If you are a lawyer practicing with small-to-large businesses and corporations, you should know something about employment-related medical leave laws. Federal, state, and municipal laws apply to your business clients and employees. Some laws apply to almost every employer and some to just larger employers. Read more
Dental support organizations are typically not owned by dentists, so historically they use creative methods to operate in Washington. Until recently, state law required any entity providing dental services to be owned and controlled by licensed dentists. A new law opens that door, while placing clear restrictions and patient protections.
Inside the latest issue of NWLawyer, you’ll find: cross-examination tips from one of the state’s leading trial lawyers; an in-depth look at the use of police body-worn cameras in Washington; and an exploration of mandatory malpractice insurance. You can also take our 11-question quiz to test your knowledge on gender barriers. See how much you know about ways to end gender stereotypes and learn how to help advance women in the legal profession. Read more
In a perfect world, there’d be less need for the safety nets of Social Security, and no one who warranted disability would be denied because of administrative or subjective biases. This world isn’t perfect, though, and biases exist to the point where a whole industry has been formed to get unduly denied and disabled Americans the support they have been and are guaranteed by Congress and the law. Read more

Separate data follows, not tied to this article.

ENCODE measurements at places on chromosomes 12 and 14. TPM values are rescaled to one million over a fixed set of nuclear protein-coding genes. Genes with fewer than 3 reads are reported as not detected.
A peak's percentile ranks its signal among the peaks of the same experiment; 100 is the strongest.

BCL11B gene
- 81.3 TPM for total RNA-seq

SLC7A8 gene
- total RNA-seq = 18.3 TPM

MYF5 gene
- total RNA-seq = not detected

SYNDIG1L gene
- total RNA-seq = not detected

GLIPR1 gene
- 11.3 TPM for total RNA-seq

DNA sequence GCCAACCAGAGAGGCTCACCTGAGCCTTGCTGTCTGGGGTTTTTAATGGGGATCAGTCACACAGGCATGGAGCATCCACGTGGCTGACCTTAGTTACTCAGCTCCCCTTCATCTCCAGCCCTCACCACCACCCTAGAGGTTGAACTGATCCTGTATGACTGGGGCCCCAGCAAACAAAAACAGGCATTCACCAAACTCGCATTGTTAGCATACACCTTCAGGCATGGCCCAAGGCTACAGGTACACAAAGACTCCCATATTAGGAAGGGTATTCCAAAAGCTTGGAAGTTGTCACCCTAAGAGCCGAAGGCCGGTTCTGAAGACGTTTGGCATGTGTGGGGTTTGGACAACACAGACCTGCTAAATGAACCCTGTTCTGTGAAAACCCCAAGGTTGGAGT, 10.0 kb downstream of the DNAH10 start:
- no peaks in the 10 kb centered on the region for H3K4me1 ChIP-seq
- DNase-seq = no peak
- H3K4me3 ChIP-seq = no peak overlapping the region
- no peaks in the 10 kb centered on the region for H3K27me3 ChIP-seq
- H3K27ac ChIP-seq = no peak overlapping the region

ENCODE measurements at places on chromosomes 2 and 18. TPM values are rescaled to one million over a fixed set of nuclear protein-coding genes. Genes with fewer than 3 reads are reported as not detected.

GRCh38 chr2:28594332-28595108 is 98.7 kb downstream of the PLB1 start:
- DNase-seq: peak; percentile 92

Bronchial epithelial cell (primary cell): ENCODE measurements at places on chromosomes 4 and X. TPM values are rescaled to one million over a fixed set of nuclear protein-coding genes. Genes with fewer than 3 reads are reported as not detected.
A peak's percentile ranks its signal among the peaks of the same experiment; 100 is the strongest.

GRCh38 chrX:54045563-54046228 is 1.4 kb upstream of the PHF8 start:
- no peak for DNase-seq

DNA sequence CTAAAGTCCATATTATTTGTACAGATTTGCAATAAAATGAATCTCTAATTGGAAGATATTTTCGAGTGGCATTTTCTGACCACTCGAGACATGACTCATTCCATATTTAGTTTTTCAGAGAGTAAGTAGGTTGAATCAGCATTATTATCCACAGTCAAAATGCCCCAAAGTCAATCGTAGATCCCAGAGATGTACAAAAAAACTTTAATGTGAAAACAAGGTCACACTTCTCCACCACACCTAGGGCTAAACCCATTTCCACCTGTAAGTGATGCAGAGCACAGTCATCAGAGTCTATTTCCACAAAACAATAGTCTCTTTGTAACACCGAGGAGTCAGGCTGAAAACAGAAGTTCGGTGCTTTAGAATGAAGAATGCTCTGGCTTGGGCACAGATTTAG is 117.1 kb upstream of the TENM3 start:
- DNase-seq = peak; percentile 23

By the time this gets published, LGBT Pride month will be coming to a close or have already ended, but I thought I would share a few thoughts about it anyway. Prior to my job here at WSBA, I worked on several college campuses, leading LGBT centers. Often I was asked why it was necessary for me and the students I worked with to be “so out” and “so loud” about our identities. “Shouldn’t your sexual orientation not matter?” they would say. I’d answer “correct” — sexual orientation and gender identity shouldn’t matter, but in our society they did. And they still do matter. Read more